[¶17] Dr. Bambrick filed a motion to dismiss the negligence claims against him based on the Haugenoes' failure to disclose an expert witness within three months of the commencement of the action. Dr. Bambrick never made a motion for summary judgment on the issue of informed consent and admitted his motion to dismiss did not apply to the Haugenoes' claim of failure to obtain informed consent. Therefore, whether the Haugenoes' informed consent claim against Dr. Bambrick should be dismissed was never before the trial court on its merits. We do not condone the Haugenoes' attorney's failure to respond to the requests for clarification made by the trial court and opposing counsel. A simple response by the Haugenoes' attorney may have prevented an appeal on this issue. Nevertheless, we decline to hold that the trial court's letter asking if there needs to be a clarification of its order raised this issue on the merits. We have previously cautioned against such informal letter practice. See Engh v. Engh, 2003 ND 5, ¶ 2 n.2, 655 N.W.2d 712.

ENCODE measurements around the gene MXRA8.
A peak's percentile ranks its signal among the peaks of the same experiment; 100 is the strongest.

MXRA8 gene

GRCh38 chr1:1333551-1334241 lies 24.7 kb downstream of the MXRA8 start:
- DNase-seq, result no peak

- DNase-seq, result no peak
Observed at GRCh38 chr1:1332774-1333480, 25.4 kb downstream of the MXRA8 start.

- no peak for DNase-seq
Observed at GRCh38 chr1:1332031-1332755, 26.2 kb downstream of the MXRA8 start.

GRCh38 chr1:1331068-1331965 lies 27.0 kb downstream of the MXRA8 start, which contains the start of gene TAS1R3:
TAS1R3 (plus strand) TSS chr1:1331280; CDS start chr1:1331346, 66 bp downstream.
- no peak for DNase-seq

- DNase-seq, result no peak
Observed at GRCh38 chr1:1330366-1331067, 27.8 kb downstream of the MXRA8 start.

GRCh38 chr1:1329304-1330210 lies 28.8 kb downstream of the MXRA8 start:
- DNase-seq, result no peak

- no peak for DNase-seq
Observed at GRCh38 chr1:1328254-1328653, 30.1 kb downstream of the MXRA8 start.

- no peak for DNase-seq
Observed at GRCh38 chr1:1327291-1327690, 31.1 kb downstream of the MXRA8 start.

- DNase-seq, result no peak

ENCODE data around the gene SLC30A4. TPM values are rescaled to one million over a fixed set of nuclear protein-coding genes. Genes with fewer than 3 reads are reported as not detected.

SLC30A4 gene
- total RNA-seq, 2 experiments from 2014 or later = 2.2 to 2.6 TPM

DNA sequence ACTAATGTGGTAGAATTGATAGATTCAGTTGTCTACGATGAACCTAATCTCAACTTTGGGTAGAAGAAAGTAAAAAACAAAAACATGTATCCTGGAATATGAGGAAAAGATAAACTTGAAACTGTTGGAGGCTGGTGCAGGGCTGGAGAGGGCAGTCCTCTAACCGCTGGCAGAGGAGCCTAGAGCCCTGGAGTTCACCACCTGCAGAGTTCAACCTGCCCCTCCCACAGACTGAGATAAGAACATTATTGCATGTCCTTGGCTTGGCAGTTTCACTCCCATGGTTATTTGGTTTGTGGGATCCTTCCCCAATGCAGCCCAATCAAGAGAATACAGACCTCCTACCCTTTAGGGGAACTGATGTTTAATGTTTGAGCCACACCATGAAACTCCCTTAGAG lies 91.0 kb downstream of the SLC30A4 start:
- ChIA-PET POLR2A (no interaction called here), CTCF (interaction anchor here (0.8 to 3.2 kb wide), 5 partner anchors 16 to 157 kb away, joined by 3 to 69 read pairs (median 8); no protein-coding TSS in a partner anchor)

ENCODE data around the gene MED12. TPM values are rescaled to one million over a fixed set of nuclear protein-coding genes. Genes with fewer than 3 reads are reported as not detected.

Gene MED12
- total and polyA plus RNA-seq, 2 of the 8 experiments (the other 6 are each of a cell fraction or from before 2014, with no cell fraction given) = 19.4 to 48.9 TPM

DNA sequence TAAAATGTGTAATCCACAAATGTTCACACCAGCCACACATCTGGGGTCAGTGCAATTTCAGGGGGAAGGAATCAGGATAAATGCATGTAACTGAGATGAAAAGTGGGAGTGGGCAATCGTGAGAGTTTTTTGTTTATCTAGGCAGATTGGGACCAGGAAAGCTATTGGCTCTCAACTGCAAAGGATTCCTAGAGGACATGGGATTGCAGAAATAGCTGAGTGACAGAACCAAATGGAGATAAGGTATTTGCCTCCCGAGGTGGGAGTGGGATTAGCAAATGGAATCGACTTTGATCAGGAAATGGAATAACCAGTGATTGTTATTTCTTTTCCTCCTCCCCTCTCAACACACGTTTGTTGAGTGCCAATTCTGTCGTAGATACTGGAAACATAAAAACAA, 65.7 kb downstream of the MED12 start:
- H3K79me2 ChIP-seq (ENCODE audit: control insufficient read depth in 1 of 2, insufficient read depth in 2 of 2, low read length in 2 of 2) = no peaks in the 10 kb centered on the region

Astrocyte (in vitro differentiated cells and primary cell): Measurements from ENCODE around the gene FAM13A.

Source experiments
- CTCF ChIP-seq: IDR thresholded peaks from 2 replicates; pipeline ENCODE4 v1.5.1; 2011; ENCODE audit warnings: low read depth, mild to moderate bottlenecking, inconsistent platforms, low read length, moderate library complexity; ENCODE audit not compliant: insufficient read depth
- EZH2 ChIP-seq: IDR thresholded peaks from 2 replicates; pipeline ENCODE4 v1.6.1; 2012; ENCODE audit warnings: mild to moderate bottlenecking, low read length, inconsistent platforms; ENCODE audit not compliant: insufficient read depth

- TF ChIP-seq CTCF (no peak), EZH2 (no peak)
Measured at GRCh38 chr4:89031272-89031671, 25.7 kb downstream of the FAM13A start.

[¶18] By its very language, N.D.C.C. § 28-01-46 "does not apply to alleged lack of informed consent, . . ." The trial court in this case clearly erred when it dismissed the Haugenoes' informed consent claim against Dr. Bambrick based on N.D.C.C. § 28-01-46. Therefore, we reverse the trial court's dismissal of the informed consent claim against Dr. Bambrick and remand for further proceedings consistent with our opinion.
|[¶19]||Mary Muehlen Maring|
William A. Neumann
Dale V. Sandstrom
Lawrence A. Leclerc, D.J.
Gerald W. VandeWalle, C.J.
[¶20] The Honorable Lawrence A. Leclerc, D.J., sitting in place of Kapsner, J., disqualified.
1. Although an order for judgment is not appealable, "an attempted appeal from an order for judgment will be treated as an appeal from a subsequently entered consistent judgment, if one exists." Koehler v. County of Grand Forks, 2003 ND 44, ¶ 6 n.1, 658 N.W.2d 741. Therefore, we will treat this as an appeal from the December 2, 2002, judgment dismissing the Haugenoes' claims without prejudice.
2. "[A] fracture in which the bone is splintered or crushed into numerous pieces." Merriam-Webster's Medical Desk Dictionary (2002).